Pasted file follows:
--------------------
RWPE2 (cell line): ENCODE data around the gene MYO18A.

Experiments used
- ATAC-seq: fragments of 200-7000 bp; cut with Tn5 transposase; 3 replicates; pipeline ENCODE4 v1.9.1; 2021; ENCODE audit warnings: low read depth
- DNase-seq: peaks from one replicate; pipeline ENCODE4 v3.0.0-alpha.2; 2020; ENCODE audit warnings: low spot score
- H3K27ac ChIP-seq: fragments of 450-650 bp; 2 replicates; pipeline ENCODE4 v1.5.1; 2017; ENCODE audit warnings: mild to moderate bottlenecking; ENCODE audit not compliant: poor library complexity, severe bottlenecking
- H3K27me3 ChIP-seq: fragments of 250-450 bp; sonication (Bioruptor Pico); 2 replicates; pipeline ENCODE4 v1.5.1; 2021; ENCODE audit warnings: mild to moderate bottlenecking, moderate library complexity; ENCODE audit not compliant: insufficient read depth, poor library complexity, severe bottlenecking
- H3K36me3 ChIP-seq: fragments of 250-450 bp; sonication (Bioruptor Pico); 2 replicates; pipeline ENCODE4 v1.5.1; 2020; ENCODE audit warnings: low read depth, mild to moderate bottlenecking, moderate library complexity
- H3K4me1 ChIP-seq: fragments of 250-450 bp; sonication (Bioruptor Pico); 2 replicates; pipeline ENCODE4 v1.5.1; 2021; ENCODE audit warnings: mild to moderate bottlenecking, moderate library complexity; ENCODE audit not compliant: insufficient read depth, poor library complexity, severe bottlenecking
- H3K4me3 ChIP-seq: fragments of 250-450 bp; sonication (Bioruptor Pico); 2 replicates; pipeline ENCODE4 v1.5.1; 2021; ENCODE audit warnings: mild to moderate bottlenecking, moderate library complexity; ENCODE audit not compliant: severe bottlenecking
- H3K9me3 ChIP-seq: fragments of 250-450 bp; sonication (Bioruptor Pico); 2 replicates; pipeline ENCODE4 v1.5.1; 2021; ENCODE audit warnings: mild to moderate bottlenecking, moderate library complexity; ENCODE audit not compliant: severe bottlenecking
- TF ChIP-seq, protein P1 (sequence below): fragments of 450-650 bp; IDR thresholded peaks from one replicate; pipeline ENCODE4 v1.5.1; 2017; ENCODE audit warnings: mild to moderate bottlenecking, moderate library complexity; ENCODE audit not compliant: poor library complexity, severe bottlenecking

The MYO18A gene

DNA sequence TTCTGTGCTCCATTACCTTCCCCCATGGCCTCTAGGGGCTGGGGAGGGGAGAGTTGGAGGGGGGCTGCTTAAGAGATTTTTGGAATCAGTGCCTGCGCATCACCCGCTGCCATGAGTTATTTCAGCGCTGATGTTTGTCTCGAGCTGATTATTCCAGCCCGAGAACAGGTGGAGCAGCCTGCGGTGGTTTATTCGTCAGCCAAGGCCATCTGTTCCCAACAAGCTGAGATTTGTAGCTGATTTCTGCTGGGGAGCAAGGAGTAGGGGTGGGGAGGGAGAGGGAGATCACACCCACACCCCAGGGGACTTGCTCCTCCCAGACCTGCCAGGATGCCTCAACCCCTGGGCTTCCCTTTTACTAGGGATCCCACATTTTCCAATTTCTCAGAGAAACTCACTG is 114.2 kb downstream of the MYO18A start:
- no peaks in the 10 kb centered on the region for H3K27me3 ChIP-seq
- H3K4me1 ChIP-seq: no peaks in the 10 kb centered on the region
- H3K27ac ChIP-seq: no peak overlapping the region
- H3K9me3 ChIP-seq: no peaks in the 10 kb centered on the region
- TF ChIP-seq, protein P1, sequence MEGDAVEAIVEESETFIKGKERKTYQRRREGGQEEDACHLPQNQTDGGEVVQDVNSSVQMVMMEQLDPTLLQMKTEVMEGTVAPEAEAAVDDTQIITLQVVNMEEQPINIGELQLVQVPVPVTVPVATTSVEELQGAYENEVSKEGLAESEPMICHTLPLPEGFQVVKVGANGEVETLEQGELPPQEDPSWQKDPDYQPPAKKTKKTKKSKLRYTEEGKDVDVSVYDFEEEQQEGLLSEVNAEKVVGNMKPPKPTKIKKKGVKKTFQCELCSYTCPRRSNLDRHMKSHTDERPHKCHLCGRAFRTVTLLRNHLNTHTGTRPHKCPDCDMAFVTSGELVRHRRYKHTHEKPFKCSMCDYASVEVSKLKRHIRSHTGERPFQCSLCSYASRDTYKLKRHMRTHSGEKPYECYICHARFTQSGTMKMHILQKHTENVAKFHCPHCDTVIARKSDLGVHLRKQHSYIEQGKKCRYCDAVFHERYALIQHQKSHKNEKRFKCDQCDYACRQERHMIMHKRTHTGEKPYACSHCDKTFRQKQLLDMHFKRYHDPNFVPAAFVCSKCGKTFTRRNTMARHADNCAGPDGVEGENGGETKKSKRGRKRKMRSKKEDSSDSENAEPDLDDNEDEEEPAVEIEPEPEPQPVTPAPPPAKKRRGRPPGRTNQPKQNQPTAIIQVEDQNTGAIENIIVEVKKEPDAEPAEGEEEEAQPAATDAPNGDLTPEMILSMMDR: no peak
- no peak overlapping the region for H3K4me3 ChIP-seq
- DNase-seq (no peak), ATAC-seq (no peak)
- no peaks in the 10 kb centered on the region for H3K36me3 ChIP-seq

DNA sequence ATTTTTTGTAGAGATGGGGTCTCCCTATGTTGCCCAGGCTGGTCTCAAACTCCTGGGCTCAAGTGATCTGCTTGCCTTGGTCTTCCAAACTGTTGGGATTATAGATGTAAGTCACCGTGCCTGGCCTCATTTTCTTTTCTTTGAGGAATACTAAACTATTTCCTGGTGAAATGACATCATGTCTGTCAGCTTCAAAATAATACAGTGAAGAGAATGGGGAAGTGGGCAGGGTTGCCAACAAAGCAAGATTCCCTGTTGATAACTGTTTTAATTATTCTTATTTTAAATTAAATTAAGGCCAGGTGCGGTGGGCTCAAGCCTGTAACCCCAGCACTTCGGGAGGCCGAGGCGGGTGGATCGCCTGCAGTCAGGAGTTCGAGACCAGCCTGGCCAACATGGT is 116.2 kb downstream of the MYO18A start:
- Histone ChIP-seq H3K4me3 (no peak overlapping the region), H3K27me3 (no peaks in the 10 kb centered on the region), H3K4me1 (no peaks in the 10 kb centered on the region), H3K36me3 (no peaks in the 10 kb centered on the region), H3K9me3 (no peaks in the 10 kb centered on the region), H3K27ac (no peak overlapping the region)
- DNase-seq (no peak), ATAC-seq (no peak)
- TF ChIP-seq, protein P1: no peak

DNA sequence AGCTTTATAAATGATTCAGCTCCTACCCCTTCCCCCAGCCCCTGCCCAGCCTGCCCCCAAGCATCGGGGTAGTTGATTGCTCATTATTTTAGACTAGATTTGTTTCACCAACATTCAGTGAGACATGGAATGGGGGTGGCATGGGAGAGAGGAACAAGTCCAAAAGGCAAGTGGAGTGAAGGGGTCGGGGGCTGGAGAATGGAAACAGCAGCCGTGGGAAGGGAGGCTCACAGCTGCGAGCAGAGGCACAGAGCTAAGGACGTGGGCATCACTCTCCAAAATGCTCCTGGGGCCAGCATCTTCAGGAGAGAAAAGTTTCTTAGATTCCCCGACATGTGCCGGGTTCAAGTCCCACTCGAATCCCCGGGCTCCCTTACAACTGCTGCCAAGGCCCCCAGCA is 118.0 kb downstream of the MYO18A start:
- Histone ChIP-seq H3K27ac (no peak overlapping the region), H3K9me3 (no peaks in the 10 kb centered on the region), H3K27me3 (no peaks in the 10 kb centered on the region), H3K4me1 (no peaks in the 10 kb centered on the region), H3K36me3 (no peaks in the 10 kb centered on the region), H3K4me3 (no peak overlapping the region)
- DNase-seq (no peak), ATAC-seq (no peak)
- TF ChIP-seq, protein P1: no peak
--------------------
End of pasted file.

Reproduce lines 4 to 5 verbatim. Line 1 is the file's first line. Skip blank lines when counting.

- DNase-seq: peaks from one replicate; pipeline ENCODE4 v3.0.0-alpha.2; 2020; ENCODE audit warnings: low spot score
- H3K27ac ChIP-seq: fragments of 450-650 bp; 2 replicates; pipeline ENCODE4 v1.5.1; 2017; ENCODE audit warnings: mild to moderate bottlenecking; ENCODE audit not compliant: poor library complexity, severe bottlenecking